This page contains the complete transcription of the 1916 ethnographic paper written by one Leon Bibiano Meer from .jpeg scans of the originals made available by the National Library of the Philippines Digital Collections. Corrections for grammar had been made in certain parts but no attempt was made to rewrite the original paper. Original pagination is indicated for citation purposes.
Tagalog Paper No. 54.
SOCIAL CULTURE OF THE PEOPLE OF BATANGAS PROVINCE
Leon Bibiano Meer
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- TAGALOG: Batangas, Province of Batangas, Luzon.
- Social Customs: Beliefs: Amusements: Marriage: Burial: Folklore.
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THE SOCIAL CULTURE OF THE PROVINCE OF BATANGAS PROVINCE.
Just as the Europeans and Americans have their customs, traditions, and beliefs, so the Filipinos have theirs which are no less interesting. Speaking particularly of the people of Batangas, I can safely say that they have the most interesting customs, traditions and beliefs in the whole Philippine Archipelago.
First, we shall consider the typical characteristics of the people. The Filipino in Batangas is “hospitable, moderate, sober, religious, and very much attached to the soil of his birth.” He goes to live in another place only when compelled by necessity to do so. This is attributed to the fact that he has very few wants. It should be remembered, however, that this is only true when applied to the people who lived during the earlier part of the Spanish regime. In those days, not only the poor, but even the rich did not have many wants – contenting themselves with moderate comfort for the sake of hoarding in many cases.
The Batangueño is timid and respectful to the authorities and his superiors. This characteristic timidity of the Batangueño of the past was due to the improper instruction which they had received. More than that, we know that he was made slave by a certain strong man, and has experienced the change of masters. Being weak, nothing was left for him to do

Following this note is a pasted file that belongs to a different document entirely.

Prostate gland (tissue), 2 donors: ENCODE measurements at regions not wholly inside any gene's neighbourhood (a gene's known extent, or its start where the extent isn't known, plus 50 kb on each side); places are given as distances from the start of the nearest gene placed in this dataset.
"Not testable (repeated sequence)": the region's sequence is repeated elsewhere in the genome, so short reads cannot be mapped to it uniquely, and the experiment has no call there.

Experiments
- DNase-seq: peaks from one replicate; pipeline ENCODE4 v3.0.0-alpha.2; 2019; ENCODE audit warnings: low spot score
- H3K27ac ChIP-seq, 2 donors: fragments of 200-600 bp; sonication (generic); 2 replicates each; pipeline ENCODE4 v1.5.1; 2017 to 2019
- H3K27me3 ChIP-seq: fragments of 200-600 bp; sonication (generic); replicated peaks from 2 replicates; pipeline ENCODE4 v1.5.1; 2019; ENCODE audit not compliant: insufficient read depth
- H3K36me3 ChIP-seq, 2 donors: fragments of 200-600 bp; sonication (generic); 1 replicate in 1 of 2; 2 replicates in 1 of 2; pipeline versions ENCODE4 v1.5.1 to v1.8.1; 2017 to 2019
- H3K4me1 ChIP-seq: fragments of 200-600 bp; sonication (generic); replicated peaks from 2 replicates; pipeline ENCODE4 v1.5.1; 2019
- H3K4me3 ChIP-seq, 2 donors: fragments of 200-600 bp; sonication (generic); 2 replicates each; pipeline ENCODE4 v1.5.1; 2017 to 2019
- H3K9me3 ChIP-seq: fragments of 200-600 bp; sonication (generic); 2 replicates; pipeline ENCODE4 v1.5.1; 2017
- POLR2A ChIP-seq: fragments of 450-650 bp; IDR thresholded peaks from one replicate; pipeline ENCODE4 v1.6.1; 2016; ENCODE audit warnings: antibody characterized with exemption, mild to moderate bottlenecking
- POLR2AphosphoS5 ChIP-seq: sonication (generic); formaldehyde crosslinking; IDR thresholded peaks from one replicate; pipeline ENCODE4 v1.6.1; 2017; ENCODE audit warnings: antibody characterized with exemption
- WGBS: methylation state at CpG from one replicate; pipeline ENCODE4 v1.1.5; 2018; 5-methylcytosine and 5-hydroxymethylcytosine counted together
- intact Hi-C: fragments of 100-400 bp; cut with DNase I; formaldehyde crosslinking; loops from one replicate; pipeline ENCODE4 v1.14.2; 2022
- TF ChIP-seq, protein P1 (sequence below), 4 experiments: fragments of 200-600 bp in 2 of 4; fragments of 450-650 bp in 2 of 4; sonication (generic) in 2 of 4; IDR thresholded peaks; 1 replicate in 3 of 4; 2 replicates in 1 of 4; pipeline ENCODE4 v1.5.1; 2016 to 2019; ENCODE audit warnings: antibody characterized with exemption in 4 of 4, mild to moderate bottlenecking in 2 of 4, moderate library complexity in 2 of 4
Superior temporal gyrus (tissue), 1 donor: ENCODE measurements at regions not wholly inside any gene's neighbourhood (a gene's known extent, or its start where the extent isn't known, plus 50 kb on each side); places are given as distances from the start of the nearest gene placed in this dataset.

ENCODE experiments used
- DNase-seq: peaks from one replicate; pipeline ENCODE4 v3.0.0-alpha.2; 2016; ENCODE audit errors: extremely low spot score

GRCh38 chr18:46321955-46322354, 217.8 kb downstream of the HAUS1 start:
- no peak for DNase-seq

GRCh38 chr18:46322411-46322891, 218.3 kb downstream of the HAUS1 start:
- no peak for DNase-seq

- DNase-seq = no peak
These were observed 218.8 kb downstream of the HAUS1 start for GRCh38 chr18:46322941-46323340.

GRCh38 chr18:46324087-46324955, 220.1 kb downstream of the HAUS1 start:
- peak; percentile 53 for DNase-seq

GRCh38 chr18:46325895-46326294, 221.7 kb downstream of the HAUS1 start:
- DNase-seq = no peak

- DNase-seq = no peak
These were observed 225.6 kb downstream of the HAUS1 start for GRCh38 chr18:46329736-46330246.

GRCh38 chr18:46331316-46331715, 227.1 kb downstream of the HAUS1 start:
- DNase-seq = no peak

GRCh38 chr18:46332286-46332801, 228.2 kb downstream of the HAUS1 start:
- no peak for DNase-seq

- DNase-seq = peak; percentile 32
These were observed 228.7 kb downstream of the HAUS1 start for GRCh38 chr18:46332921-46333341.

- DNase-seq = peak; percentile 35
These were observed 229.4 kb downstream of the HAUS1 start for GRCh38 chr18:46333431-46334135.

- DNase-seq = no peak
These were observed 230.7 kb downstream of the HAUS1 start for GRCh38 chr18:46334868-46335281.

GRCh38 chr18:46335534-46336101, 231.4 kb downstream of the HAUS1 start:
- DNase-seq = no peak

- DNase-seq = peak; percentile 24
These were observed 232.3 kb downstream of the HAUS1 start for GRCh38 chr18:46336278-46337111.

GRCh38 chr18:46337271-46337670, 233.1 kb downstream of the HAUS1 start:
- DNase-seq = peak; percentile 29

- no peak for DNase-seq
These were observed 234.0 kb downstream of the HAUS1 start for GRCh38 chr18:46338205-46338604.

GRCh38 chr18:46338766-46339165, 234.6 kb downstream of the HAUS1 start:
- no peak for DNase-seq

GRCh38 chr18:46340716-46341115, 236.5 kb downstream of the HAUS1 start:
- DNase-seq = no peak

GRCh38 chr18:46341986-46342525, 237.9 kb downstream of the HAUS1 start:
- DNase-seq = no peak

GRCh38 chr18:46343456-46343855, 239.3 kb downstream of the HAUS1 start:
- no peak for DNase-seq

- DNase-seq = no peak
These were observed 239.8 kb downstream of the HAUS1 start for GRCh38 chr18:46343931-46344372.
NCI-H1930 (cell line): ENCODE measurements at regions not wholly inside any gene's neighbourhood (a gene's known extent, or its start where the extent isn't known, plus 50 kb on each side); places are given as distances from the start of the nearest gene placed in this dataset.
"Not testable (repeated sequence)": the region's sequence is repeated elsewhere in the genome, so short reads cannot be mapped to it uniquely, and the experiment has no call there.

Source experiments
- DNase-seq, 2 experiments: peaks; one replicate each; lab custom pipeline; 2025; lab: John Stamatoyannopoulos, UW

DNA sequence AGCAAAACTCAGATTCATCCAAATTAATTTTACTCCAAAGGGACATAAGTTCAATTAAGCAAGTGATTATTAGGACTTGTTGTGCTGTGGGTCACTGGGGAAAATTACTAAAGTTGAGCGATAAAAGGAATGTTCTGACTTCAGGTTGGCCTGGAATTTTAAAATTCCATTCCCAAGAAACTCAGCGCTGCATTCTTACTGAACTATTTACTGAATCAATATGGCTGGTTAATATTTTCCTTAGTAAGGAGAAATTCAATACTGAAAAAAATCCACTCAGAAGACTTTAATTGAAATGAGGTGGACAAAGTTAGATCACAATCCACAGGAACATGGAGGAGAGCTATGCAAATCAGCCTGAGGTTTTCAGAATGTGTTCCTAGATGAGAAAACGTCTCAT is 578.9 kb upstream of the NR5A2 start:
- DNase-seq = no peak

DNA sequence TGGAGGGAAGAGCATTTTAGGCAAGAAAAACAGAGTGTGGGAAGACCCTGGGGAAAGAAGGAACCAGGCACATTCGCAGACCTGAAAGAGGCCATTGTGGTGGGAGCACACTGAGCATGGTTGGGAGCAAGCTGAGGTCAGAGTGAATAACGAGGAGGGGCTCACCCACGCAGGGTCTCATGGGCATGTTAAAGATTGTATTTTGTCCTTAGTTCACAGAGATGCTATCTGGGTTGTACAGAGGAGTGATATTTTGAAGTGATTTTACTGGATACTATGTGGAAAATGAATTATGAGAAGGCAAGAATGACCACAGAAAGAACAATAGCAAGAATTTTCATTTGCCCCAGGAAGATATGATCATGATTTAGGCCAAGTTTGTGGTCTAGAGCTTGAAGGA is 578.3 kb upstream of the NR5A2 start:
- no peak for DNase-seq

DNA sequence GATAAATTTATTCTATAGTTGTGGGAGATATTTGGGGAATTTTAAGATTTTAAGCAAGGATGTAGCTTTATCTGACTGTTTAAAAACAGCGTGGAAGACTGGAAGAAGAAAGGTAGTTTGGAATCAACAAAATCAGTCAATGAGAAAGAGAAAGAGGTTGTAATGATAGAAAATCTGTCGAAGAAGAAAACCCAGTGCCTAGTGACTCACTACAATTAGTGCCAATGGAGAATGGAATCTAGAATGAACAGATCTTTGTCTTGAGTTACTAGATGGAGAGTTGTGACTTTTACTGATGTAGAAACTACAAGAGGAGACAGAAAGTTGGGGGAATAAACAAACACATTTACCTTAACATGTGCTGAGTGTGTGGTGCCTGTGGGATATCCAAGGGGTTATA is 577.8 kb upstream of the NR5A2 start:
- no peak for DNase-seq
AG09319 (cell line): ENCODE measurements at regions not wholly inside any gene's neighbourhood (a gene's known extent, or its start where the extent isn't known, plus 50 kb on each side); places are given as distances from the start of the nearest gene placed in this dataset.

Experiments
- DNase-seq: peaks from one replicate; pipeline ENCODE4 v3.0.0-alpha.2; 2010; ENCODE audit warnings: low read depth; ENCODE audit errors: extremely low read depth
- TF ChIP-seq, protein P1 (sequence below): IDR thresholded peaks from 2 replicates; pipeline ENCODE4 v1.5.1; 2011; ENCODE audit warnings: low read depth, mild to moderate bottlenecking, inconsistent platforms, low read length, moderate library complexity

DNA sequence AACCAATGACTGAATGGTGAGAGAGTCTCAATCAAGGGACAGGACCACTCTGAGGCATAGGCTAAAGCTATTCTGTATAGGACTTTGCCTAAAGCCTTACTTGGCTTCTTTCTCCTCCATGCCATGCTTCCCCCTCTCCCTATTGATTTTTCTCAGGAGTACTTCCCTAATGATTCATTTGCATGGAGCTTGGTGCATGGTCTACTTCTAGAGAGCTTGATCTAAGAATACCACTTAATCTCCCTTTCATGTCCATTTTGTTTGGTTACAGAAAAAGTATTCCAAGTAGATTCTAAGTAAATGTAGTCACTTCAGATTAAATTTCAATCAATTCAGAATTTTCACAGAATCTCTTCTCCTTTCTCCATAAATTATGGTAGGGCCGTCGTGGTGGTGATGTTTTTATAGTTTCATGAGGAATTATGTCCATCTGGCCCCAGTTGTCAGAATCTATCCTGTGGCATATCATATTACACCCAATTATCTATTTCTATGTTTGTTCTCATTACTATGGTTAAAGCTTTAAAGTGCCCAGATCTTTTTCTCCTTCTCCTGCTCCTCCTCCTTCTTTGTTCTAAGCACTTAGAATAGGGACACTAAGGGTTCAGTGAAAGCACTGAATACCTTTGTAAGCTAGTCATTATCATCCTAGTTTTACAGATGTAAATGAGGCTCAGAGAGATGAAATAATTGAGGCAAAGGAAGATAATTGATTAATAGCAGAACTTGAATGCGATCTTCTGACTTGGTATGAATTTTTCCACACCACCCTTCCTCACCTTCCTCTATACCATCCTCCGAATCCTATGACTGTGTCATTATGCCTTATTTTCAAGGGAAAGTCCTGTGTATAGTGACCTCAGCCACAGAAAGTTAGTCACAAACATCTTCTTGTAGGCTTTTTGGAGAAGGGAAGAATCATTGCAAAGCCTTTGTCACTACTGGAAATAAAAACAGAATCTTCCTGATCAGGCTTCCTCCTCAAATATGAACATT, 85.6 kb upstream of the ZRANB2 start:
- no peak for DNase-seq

but to adjust again his head to the yoke. The modern Batangueño, however, although respectful to his superior and is law-abiding does not put himself in the same place in which the Batangueño of the past had put himself. The modern Batangueño, I repeat, is now aware that although he is inferior, he must not be treated harshly or like a slave. He does not like to put himself to the whim and caprice of his superiors, otherwise he would show that characteristic of which is charged to possess by his neighbors – the love for fighting.
The inclination of an ordinary Batangueño is toward cockfighting. I think I should add to this that even the well-to-do have the inclination or probably the most interested. The bringing up of good fighting cocks is prevalent almost everywhere in the province. Some gamecocks cost from 100 pesos up depending upon the kind of cock and its owner. But usually, the cost of ordinary gamecocks is from 5 pesos to 50 pesos.
Drinking wine is less prevalent among the people of the province. There were, however, cases of murder and other misdemeanors caused by drinking alcohol.
As I have said before, the Batangueño has many interesting customs and superstitions or beliefs. The Batangueño has been from the earliest days very respectful to his parents. Parents are unquestionably obeyed, and are considered to be their only god here on earth. It is further believed that a son or a daughter disliked by either mother or father, and when either of them dies without forgiving either of those, God will dislike him or her and probably cannot see Heaven.